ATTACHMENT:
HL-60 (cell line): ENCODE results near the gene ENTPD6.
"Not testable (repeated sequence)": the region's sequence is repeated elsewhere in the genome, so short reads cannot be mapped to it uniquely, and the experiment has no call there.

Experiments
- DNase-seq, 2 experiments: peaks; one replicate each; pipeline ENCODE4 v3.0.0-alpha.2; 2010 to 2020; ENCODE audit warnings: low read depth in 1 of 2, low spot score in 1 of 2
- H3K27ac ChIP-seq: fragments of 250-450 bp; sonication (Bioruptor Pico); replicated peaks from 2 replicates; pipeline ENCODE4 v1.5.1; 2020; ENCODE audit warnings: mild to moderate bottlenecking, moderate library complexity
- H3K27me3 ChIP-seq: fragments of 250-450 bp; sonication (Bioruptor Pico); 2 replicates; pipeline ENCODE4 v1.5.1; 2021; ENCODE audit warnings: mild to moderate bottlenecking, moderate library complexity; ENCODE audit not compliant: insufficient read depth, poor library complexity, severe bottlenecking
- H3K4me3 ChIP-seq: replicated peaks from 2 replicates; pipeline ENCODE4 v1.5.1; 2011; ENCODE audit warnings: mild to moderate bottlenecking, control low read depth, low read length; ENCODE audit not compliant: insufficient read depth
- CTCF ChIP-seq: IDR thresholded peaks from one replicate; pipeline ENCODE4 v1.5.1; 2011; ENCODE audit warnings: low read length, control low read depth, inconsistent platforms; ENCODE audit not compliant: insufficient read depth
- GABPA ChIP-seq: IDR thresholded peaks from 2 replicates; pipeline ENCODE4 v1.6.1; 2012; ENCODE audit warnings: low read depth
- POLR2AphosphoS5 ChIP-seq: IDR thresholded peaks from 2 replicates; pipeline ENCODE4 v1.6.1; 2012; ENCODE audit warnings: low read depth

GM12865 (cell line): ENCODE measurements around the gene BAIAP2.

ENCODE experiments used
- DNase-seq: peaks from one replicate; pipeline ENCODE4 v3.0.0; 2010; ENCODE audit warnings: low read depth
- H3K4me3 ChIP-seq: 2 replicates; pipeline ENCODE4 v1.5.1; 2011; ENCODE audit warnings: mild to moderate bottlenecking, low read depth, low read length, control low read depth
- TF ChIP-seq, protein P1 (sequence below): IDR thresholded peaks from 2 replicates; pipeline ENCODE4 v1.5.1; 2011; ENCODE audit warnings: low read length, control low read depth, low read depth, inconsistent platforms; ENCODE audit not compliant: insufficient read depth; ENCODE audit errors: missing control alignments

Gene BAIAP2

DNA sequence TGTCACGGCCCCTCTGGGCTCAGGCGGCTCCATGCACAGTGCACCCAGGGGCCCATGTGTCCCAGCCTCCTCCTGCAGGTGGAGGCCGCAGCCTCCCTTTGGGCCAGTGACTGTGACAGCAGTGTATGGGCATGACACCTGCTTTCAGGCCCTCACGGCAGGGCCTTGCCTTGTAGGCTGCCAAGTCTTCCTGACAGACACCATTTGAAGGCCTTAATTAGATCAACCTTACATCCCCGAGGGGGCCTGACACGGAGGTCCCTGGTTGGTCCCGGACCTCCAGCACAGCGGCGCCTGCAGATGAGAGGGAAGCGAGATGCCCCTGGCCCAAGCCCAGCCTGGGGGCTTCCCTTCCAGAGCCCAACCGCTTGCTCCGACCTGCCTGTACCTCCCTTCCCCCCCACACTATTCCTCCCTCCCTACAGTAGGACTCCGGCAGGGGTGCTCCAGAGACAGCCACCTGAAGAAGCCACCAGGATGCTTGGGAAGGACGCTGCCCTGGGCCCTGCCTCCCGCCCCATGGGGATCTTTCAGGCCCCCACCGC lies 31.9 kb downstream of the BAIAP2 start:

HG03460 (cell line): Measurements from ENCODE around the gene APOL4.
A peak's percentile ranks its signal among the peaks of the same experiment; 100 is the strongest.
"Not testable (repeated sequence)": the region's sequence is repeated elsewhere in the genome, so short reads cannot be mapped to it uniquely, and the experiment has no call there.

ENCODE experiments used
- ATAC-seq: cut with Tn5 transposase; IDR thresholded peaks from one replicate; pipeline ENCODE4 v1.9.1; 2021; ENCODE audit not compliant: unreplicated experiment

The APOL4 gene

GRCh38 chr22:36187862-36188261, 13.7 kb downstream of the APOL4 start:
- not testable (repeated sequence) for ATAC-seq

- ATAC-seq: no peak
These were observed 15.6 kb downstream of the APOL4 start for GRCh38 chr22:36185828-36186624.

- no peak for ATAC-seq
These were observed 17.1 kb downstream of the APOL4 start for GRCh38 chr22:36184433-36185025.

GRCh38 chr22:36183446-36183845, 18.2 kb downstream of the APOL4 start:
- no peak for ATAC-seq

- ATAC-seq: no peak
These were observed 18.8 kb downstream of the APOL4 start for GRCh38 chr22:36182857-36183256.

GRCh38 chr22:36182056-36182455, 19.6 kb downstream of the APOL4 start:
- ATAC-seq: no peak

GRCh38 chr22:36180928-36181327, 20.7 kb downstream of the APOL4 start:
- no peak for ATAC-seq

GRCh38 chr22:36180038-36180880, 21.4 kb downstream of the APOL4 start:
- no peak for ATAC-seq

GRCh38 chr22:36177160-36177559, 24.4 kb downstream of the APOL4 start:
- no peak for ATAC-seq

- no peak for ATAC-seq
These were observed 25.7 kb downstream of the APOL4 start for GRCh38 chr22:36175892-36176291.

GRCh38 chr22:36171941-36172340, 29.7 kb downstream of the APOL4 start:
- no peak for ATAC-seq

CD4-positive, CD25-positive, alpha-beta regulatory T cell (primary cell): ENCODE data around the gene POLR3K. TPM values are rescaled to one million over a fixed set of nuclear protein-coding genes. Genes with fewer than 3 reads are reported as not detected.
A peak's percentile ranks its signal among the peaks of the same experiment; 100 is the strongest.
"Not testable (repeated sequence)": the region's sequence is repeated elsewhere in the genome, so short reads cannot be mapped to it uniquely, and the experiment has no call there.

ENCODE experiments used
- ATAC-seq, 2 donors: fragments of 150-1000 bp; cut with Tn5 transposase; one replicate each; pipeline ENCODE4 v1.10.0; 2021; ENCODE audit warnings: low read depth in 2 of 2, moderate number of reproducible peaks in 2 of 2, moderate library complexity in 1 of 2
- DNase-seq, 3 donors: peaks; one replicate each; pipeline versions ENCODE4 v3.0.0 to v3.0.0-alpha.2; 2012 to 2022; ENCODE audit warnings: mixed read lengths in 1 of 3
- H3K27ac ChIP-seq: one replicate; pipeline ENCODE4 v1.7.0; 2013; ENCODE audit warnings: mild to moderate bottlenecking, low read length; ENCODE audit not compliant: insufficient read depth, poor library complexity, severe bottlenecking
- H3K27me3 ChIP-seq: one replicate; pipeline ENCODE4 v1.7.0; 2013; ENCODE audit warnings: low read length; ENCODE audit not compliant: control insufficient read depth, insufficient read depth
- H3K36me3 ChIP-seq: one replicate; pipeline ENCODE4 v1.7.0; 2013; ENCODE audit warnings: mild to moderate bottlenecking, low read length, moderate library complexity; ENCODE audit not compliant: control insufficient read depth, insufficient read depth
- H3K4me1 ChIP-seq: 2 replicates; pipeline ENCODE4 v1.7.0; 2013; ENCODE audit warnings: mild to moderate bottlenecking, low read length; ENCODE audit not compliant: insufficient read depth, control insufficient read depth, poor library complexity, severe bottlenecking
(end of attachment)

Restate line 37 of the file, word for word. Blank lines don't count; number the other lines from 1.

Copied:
- no peak for ATAC-seq